With our ageing population in the media spotlight, it seems that each week heralds a new piece of research on how to stay healthier and happier for longer. Nowhere is this more important than in care homes, where individuals have complex physical care needs and where the unfamiliarity of the environment can breed social isolation and depression.
If reports are to be believed, devoting time, money and resources into an appropriate Activities programme is the silver bullet for residents’ well-being.
From increases in flexibility, appetite and hand-eye coordination, to a reduction in falls and measurable improvements in enduring conditions such as diabetes and heart disease, appropriate Activities do much more than pass the time.
The physical benefits of any exercise which requires movement may be obvious but small changes should not be underestimated. In the context of a more vulnerable age group, a slight improvement in physical health can be life changing. Investing in Activities within a home has been linked to decreases in observed levels of depression, as residents enjoy meaningful engagement with their neighbours. Whilst having a defined time period to complete a task provides a sense of purpose and gives structure to otherwise potentially formless days.
The NICE Guidance ‘Dementia: support in health and social care’ emphasises that enabling people with dementia “to take part in leisure activities can help maintain and improve quality of life”, highlighting the importance of the chosen activities being “based on individual interest and choice”, and recommending that the quality of an activities programme is measured by “evidence of local arrangements to find out about the individual interests and preferences of people with dementia in order to ensure access to leisure activities of interest”.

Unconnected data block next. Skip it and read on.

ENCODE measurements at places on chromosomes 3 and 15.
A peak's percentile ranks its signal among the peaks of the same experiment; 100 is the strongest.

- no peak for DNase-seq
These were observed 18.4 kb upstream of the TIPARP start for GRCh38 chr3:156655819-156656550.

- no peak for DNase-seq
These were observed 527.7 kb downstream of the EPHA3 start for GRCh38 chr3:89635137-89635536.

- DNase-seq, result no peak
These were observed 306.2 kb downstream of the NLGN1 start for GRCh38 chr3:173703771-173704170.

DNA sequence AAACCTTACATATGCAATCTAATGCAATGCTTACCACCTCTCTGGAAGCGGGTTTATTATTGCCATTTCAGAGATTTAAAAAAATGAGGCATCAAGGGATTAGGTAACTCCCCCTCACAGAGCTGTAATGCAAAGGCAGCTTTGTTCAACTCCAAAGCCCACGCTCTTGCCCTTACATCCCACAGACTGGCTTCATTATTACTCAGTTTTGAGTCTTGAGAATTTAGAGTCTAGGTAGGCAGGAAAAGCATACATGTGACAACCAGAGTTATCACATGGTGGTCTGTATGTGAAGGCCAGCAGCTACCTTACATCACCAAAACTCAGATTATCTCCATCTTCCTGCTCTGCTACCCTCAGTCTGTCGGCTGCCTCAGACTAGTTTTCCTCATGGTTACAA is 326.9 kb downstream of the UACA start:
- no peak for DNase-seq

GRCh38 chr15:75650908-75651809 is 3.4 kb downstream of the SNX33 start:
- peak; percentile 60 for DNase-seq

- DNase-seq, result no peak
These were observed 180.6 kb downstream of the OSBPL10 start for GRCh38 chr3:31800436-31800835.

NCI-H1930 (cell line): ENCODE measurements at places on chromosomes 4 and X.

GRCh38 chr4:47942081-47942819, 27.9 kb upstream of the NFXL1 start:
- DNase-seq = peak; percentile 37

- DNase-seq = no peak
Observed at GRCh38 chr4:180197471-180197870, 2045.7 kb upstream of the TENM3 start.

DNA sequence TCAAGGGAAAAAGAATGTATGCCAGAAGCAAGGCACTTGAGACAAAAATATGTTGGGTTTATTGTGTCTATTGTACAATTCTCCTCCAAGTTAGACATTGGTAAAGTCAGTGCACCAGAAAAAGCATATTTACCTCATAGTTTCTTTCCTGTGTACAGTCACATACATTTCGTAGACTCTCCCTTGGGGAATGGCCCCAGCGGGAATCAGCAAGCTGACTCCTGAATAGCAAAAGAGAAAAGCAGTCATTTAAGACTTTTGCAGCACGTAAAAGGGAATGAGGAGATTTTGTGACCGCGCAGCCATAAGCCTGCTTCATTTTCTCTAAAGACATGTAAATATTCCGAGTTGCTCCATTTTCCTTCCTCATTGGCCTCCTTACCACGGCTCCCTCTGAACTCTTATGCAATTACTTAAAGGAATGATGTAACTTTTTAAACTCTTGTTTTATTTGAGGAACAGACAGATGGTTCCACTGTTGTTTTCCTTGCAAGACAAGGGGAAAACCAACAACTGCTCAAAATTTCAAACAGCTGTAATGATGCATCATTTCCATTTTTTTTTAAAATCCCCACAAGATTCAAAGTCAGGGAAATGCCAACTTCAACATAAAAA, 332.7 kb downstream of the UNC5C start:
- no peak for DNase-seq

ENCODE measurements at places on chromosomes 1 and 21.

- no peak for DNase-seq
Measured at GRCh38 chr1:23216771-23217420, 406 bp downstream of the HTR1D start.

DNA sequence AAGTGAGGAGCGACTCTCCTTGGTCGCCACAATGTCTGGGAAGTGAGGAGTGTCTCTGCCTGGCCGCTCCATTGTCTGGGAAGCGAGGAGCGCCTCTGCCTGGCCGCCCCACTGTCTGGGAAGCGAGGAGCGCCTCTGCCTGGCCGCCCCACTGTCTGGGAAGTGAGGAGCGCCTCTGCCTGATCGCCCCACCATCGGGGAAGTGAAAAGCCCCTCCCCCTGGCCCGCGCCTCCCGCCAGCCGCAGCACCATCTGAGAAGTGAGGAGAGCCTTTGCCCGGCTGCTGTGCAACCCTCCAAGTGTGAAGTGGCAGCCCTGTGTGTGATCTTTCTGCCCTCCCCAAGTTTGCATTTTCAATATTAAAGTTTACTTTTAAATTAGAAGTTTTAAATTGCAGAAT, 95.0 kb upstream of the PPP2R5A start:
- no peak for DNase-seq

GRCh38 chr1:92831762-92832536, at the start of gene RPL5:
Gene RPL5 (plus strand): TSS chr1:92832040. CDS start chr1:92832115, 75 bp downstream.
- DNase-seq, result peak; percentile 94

The importance of the activities being “of interest” to residents is cited in numerous studies. A full time activities coordinator or a staff member with protected activities time signals a provider’s commitment to a daily programme of events; allowing the coordinator to get to know their audience and focus on those events, trips, and games which will elicit the most enthusiasm.
Asking residents for their contributions to the planning of an activities programme does more than add content. This is an opportunity to listen to residents and include them in the home’s decision making process. It may seem a small act, but the offer of autonomy has been shown to stimulate residents to be more focused on their surroundings and decrease the learned helplessness so often a product of institutionalisation.
Where a programme reflects the needs and wishes of the residents, the benefits are significant. And, as is almost always the case, what is beneficial for your residents pays dividends with CQC.
Inspection reports of homes rated Outstanding by CQC in 2016 all include consistent praise for providers’ investment in meaningful Activities programmes. This is unsurprising when one considers that the potential benefits of Activities span all 5 CQC questions of Safe, Effective, Caring, Responsive and Well-Led. An Activities programme will not of course win over the CQC in isolation but, with the wide-ranging benefits to residents and the scrutiny of their regulator, providers would be crazy not to give this area the resource and the commitment that it deserves, and will be rewarded accordingly.